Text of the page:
Four museums/history exhibits are reviewed this month.  Sheila Scarborough presents George Washington Fought Here: Yorktown posted at Family Travel: See The World With Your Kids.  I remember being dragged by my parents to the Yorktown Victory Center in Virginia when I was ten-years old.  Now I can’t step foot on a battlefield without getting lost in thoughts about how it was commemorated and remembered.  Steven Cartwright reviews the The Russian Air Force Museum at Monino (pt. 2) posted at Dictatorship of the Air.  This is part of a series on the Russian Air Force Museum at Monino. It’s a “field guide” to the museum containing good photos, excellent background on some of the planes and up to date information on the Museum.  If that doesn’t interest you than perhaps you should head on over to the Musee National du Moyen Age Exhibition and its Trésors de la Peste noire (Treasures of the Black Death) which is reviewed at My Paris, Your Paris.  Finally, John Hawks points out a recent controversy at the Houston Museum of Natural History surrounding the politics of the “Lucy” Exhibit.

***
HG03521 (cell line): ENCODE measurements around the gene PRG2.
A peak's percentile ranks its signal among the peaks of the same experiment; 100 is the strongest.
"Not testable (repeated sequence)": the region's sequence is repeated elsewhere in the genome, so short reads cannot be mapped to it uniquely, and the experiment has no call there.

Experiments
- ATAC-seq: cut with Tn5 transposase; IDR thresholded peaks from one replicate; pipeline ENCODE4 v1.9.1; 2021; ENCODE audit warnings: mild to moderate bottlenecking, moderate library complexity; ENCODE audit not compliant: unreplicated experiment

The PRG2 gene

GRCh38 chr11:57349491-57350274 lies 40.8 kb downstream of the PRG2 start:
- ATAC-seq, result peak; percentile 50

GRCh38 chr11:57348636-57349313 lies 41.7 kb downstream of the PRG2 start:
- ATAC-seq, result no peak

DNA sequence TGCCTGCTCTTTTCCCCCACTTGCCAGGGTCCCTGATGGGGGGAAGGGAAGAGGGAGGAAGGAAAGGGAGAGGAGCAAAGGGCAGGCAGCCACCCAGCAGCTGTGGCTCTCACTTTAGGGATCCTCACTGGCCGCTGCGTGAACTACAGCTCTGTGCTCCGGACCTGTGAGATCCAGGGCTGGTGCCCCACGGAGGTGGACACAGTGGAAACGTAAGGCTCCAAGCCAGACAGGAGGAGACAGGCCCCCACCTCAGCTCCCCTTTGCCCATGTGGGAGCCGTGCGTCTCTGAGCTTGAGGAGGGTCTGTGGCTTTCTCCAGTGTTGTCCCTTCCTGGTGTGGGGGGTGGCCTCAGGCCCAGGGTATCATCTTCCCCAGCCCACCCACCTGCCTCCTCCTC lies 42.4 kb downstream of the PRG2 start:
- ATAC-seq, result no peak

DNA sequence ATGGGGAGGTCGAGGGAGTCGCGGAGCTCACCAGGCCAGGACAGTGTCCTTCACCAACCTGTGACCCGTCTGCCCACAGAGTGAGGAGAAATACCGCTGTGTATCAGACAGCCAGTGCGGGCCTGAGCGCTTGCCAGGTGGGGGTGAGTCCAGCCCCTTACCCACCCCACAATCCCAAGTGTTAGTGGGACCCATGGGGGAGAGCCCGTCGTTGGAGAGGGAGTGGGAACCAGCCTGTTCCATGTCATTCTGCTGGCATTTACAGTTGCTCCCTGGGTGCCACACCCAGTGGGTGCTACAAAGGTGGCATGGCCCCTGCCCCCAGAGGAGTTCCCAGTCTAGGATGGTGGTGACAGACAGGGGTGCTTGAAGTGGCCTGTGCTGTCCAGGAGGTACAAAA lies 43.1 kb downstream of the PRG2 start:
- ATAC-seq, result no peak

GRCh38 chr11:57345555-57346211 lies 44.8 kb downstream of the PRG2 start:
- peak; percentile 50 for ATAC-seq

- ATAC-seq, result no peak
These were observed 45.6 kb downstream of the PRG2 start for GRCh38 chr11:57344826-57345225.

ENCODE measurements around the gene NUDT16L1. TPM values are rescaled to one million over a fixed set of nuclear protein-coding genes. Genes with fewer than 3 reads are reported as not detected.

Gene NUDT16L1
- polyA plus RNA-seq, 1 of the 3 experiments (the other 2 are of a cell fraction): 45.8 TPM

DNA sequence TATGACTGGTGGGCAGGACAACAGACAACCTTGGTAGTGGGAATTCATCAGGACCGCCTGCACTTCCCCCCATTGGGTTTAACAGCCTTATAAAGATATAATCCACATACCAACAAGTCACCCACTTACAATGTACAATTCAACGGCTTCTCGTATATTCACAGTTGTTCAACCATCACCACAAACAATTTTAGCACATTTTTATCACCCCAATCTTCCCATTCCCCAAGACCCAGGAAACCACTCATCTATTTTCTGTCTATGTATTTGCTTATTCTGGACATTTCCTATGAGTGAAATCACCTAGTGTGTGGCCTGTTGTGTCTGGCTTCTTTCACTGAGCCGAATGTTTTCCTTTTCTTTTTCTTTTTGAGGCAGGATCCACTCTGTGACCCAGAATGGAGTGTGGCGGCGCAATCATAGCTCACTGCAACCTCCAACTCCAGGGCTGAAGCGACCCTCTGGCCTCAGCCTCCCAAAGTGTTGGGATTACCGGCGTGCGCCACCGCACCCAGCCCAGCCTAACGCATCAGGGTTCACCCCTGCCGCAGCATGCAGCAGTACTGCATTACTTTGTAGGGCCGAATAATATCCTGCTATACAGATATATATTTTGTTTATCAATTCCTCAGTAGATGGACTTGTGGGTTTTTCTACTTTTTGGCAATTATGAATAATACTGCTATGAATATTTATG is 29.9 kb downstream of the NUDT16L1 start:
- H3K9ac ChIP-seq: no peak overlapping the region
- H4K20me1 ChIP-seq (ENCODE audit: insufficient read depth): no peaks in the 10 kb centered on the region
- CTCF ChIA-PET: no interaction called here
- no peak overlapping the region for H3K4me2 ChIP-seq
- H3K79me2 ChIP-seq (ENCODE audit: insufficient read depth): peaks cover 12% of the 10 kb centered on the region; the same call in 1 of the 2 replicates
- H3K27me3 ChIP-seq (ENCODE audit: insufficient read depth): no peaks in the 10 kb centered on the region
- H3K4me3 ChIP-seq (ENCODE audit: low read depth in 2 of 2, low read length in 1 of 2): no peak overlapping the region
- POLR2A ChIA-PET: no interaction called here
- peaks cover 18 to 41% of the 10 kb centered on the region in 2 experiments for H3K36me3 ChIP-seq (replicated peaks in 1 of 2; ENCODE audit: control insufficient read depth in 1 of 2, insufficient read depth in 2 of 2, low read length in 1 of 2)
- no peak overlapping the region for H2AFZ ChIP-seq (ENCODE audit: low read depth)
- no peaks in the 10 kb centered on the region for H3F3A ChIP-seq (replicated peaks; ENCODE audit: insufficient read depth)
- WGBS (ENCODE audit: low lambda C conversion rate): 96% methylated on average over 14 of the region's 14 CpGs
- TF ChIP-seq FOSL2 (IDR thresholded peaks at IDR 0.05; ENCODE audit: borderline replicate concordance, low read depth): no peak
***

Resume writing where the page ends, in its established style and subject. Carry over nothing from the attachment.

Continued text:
Kristan Tetens examines in Agony at Sea Simon Schama’s claim that JMW Turner’s Slave Ship (Slavers Throwing Overboard the Dead and Dying, Typhoon Coming On [1840]) is the greatest painting of the nineteenth century.  The painting is housed in the Museum of Fine Arts, Boston.

Our final category finds us at the intersection of history, the relevancy of that history to our lives, and current affairs. Laurie Bluedorn reviews the book, Ancient History from Primary Sources: A Literary Timeline in Trivium Pursuit » Blog Archive » Evaluating Ancient Authors.  She breaks down the selections along the lines of appropriateness for children of various ages.  Tim Lacy presents Follow-up: The Eastern Michigan University Rape And Murder Story posted at History and Education: Past and Present.  Lacy examines the recent EMU rape/murder in addition to a bit of the recent history on the subject of campus security.  David Derrick thoughtful analysis of the ways in which Sharia law absorbed and responded to various cultures during its earliest period of expansion is just the kind of insight we need in trying to understand the Islamic world.  His post Stony ground: Roman law and Sharia can be found at The Toynbee convector.